V. Zelizer (1994) highlights how agents working in charitable institutions during the 19th century engaged in the domestic economy of the poorest. Similarly, A. Perrin-Heredia (2013) points out all the standards of good management that budget advisors try to impose on the people they are supporting. According to her, normalisation is based on the asymmetrical relationship between budget advisors and the poor families facing them. In our case, such asymmetry either doesn’t exist or is reversed: the social distance between wealth managers and their clients places the former in a role that can become “servile”. Wealth managers pay attention to providing advice in a way that it doesn’t directly hurt client’s feelings, whose status must be protected and supported. Remarks cannot be too direct, otherwise the client may end the relationship. Wealth managers are thus gently shaping clients’ assets and economic dispositions, all the more so since they cannot legally make decisions in lieu of the client, unlike in the United States, where legal structures such as trust make this possible.5

Wealth managers thereby use various techniques to make clients adopt “good” behaviour with regard to their wealth, without pushing them, especially when money arrives quite suddenly (mainly through property sales, or major inheritance). Many wealth managers recount trying to convince clients to avoid any sudden changes in the year following the gain, to give them time to get used to the idea that they now have a fortune and to allow them to think about what to do with it. As a result of this waiting time, clients learn to keep their wealth at a distance, simply because they cannot immediately spend or invest it. Rupert Allen heads a wealth management firm located on both sides of the Atlantic. He works with both French and American clients and has also extended his activity to China. He describes working with his wealthy clients for many years. He recounts asking two things of heirs: “First, if you have one or two things you’ve wanted for a long time, you can buy them right away”; “And then, I would like you to leave the rest of it for now, to have time to ask yourself where you are going”. Clients are then invited to deposit most of the wealth into an account “with a very small interest rate” to “let the shock go away”, so that the client can “dream of the life [he/she will] want”. In doing so - putting the fortune on hold - Rupert Allen not only invites the client to develop a strategy that can be deployed long-term, but also teaches the client in practice to incorporate an ethic of prudence and moderation. This kind of learning is quite convenient: once Rupert succeeds in making the client agree to this first principle, he doesn’t have to directly intervene afterwards, for example, in the control of expenditure. This is reminiscent of the forms of learning highlighted by L. Wacquant (2006) in relation to a completely different object - boxing. The latter points out that most transmissions of pugilistic knowledge don’t involve an explicit intervention by the coach. In our case, the waiting time alone - during which clients cannot use or invest their money - will foster the learning of principles that wealth managers value. Among these principles, the learning of temporal dispositions in which “the representation of the future as a field of possibilities that calculation must explore and control” (Bourdieu, 1977: p. 19) is a key element of wealth managers’ normalisation work.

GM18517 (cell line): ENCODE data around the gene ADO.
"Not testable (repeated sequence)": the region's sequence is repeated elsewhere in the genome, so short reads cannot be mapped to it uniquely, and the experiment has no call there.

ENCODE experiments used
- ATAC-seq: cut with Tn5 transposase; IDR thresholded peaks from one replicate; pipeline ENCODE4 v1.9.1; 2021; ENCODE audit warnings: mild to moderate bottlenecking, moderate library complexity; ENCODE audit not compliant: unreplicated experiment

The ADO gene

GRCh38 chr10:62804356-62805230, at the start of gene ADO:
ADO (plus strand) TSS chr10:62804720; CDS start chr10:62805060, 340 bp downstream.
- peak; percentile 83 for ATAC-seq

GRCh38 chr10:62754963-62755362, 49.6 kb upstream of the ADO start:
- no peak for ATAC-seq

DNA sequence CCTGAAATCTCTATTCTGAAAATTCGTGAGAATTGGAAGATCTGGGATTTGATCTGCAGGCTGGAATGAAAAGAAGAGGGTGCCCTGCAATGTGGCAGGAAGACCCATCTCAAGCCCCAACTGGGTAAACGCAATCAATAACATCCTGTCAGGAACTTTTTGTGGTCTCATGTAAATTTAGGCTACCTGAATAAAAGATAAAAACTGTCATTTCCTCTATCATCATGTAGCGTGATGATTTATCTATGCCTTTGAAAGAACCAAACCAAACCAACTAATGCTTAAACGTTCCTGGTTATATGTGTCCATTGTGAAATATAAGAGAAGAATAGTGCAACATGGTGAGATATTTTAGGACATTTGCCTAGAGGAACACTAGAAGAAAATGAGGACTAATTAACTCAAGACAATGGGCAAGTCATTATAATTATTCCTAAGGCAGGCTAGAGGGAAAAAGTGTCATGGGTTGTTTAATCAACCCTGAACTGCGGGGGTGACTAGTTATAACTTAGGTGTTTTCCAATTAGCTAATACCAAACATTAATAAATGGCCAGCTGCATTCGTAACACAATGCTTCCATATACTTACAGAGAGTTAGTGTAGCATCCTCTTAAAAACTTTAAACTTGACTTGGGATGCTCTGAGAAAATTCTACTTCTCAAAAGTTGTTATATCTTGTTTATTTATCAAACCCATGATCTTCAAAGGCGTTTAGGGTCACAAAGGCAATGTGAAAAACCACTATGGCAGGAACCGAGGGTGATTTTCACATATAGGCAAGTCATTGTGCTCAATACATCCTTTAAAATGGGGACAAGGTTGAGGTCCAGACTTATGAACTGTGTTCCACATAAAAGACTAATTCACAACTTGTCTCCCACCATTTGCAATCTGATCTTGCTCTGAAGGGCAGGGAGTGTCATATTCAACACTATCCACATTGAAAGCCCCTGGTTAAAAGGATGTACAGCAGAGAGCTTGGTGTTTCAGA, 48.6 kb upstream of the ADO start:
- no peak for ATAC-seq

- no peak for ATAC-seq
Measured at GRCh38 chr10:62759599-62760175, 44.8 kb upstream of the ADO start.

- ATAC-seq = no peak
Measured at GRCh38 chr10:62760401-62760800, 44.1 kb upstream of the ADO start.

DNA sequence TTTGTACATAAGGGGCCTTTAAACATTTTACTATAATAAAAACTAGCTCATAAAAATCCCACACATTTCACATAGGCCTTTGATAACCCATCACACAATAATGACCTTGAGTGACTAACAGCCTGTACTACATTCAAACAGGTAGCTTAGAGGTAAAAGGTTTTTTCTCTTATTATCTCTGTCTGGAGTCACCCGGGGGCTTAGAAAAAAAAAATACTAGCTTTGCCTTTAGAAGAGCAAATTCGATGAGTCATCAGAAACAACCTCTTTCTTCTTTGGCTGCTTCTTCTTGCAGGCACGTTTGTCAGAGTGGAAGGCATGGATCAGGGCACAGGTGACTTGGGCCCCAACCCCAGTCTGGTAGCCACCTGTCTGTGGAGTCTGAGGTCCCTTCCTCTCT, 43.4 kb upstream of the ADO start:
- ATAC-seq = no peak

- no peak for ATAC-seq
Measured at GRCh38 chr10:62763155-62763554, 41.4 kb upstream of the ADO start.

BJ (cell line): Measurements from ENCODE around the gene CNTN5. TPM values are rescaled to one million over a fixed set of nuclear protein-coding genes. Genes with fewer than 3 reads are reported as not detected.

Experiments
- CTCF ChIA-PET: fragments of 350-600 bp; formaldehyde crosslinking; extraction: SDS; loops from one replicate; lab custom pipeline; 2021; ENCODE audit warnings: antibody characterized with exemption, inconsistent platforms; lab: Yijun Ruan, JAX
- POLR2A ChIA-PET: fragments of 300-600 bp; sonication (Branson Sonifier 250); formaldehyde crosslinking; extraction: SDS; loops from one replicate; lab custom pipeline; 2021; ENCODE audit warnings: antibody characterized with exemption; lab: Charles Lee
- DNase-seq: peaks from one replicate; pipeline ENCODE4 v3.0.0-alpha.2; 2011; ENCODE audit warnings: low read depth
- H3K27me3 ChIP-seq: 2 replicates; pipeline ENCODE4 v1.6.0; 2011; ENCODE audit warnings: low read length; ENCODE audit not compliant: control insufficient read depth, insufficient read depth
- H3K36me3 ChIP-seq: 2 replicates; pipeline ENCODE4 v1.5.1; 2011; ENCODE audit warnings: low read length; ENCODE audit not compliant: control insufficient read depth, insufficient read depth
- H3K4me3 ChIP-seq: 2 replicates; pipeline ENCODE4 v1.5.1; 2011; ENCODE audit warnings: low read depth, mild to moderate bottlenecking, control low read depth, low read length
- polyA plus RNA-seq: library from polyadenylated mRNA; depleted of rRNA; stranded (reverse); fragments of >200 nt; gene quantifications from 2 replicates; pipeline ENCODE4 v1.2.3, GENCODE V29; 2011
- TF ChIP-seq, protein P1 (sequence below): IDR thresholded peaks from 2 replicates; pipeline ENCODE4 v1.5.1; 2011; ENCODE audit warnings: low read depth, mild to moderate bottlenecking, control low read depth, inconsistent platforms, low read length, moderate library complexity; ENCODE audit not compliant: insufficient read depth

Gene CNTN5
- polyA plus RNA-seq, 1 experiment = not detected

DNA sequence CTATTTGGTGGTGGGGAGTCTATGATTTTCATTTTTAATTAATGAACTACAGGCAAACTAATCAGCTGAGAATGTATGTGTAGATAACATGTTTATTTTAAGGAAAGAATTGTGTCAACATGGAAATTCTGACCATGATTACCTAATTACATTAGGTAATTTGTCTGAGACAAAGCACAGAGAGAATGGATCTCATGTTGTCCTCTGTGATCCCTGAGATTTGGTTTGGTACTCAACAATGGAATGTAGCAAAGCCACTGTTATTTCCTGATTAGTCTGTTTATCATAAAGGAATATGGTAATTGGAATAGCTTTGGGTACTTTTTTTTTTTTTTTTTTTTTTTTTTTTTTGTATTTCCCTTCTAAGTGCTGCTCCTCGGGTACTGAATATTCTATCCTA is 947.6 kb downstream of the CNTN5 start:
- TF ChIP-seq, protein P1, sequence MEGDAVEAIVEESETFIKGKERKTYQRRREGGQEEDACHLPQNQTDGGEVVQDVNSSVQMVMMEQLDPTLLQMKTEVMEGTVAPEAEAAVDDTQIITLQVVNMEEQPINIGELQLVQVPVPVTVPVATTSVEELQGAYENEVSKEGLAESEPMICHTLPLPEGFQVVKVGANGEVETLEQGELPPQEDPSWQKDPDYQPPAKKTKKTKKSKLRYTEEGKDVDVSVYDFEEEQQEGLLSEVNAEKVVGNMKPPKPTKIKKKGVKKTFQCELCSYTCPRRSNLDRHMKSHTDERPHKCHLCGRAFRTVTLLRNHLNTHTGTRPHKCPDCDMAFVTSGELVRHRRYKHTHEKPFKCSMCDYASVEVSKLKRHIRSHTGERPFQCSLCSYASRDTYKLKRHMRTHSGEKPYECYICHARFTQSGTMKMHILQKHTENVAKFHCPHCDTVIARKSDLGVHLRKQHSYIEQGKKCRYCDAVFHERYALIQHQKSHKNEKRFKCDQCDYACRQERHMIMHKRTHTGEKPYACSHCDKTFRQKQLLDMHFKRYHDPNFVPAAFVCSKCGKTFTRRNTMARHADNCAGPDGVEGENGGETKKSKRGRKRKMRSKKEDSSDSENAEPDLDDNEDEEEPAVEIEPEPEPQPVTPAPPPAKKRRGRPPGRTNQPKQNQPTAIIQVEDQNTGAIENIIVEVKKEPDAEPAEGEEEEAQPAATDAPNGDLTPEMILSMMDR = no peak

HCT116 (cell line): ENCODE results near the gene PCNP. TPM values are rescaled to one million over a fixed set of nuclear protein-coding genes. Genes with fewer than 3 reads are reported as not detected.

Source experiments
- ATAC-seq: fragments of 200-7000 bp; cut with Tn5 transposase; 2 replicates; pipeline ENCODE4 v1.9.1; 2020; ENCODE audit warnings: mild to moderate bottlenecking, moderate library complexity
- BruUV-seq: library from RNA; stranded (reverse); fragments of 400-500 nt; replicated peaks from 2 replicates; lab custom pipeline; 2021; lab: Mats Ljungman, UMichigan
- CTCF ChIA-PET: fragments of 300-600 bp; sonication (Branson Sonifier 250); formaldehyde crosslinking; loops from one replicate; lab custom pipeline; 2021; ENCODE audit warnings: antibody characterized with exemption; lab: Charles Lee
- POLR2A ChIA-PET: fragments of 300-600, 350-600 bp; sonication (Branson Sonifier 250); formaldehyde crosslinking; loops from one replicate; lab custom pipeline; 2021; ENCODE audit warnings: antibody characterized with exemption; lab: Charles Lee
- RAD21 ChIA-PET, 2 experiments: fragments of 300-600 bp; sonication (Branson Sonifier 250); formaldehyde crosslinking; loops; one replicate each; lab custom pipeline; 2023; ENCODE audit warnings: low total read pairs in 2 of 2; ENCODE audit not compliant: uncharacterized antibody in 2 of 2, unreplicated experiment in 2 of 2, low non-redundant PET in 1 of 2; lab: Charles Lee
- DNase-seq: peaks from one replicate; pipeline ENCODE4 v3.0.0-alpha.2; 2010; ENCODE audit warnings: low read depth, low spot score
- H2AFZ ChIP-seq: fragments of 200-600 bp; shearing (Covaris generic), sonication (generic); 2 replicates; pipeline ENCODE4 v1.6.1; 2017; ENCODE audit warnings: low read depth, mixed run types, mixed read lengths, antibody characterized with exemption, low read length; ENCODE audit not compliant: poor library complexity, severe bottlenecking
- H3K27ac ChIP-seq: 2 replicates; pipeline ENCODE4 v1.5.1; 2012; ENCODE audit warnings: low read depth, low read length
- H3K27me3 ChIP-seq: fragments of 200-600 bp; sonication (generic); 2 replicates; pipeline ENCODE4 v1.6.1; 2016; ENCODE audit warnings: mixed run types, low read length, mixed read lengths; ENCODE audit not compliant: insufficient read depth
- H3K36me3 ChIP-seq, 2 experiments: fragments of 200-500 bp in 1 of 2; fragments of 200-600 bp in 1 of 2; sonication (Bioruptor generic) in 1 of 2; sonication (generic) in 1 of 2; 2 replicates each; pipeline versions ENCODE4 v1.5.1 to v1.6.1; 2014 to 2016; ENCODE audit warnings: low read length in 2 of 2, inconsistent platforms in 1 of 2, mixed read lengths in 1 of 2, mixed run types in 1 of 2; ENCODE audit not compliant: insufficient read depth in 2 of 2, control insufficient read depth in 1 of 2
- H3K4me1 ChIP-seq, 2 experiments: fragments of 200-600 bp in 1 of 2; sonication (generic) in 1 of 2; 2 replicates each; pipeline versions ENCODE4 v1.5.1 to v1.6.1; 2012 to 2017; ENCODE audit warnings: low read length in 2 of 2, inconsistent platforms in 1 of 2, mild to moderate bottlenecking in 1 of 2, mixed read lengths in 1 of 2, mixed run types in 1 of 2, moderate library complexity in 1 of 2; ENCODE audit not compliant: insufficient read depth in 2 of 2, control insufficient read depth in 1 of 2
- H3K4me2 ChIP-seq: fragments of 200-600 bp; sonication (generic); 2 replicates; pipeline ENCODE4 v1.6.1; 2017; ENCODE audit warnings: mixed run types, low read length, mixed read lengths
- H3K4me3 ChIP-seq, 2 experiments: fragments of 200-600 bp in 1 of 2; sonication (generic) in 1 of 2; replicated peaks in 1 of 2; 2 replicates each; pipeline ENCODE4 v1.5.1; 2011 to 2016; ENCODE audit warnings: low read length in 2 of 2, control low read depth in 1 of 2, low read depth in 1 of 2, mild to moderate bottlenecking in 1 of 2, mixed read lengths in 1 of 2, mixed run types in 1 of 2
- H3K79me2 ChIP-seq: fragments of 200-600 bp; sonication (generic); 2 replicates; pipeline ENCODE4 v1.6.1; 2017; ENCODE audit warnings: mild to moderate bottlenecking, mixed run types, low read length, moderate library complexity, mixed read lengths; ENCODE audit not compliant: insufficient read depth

Wealth managers have a very clear-cut mantra on their educational mission, just as civil servants often highlight their moral mission when talking about their work with poor citizens. Mike Peterson, a self-employed wealth manager working with senior executives, explains that his activity is guided by his “concern for economic education”, stressing that “it is scandalous to see the lack of knowledge of people, who do not know what inflation is, who do not know what is risky and what isn’t, who get different financial approaches mixed up, who do not understand the tax system and who never think about their pension”. However, just after his description of clients’ lack of financial knowledge, Mike explains that this is mostly due to his clients’ very busy schedules. The clients, working as CEOs or senior managers, are too busy to take charge of their own capital. This explanation is often provided to distinguish between different types of clients, depending on their greater or lesser proximity to finance, business and economy. On one side, such a lack of knowledge could go along with a lack of time; on the other, it could suggest difficulties in properly understanding the ins and outs of money management. With the latter clients, wealth managers will then use more direct teaching skills than with the former. Clients described as less skilled in understanding finance are often those for whom the relationship with wealth managers is the most asymmetrical. Young heirs, lottery winners, women and, more broadly, the few people for whom the fortune was made quickly and suddenly, are often targeted as clients who need specific teaching. With future inheritors, the work done by wealth managers covers a wide spectrum: from providing them with education on financial and tax issues to teaching them how to use their money, which can be considered as a more prescriptive idea. Some family offices have launched a series of programs and seminars to train younger generations who will become rich in the future. Derek Davis, a wealth manager who opened his own family office ten years ago, explains that he once set up a tailor-made program with “НЕС” - the most prestigious business school in France - teachers in a very short time for the son of one of his clients whose father died suddenly and who thus suddenly inherited a fortune: “Twice a week, he spent half a day here in the meeting room with НЕС teachers: education, training, preparation, etc.” For a few thousand euros, the French family offices association (AFFO) offers families a programme delivered by experts and conceived for their children: training them in money, but also teaching them about “the way of life to adopt when the person inherits a fortune”. This last option is led, not by a specialist working in finance, but by a psychiatrist “specialized in neurosis related to money”. The training is first and foremost “psychological and moral”. B. Camblain, who has chaired the AFFO for several years, outlines a method by which to pass on the essential principles of “good” asset management to the younger generations from an early age in his book on family offices,6 This is based on a system of envelopes. In a first envelope, young future inheritors are supposed to deposit money that will be saved; in a second one, they deposit money they want to spend soon; and, in a third one, they deposit the money that they will give. Saving, spending and giving are the three main pillars that guide the learning of moderation, prudence, calculation and control. Wealth managers often experience less pressure with the younger generations and they can explore far more methods of training with them. The role they undertake with their clients’ children might even lead them to bypass the parents’ views when they consider it necessary. Owen Price recounts that he has sometimes lent money to a young adult with “a business project”, against the parents’ w'ishes, putting forward his “educational duty to get children w'ho will have assets to manage tomorrow ready”: “you don’t lend two million euros of course. But small sums, even when you are rich, 50,000 euros for instance”. Since they want to become protectors of the family fortune, and not only of one client’s fortune, w'ealth managers sometimes take the risk of disregarding clients’ opinions - in this case that of the parents - on the grounds that they know' better what interests need to be protected. The rebalancing of an inheritance plan deemed to be unfair or the lending of money to children deemed incapable by their parents is then seen as a way to contribute to the endurance of capital.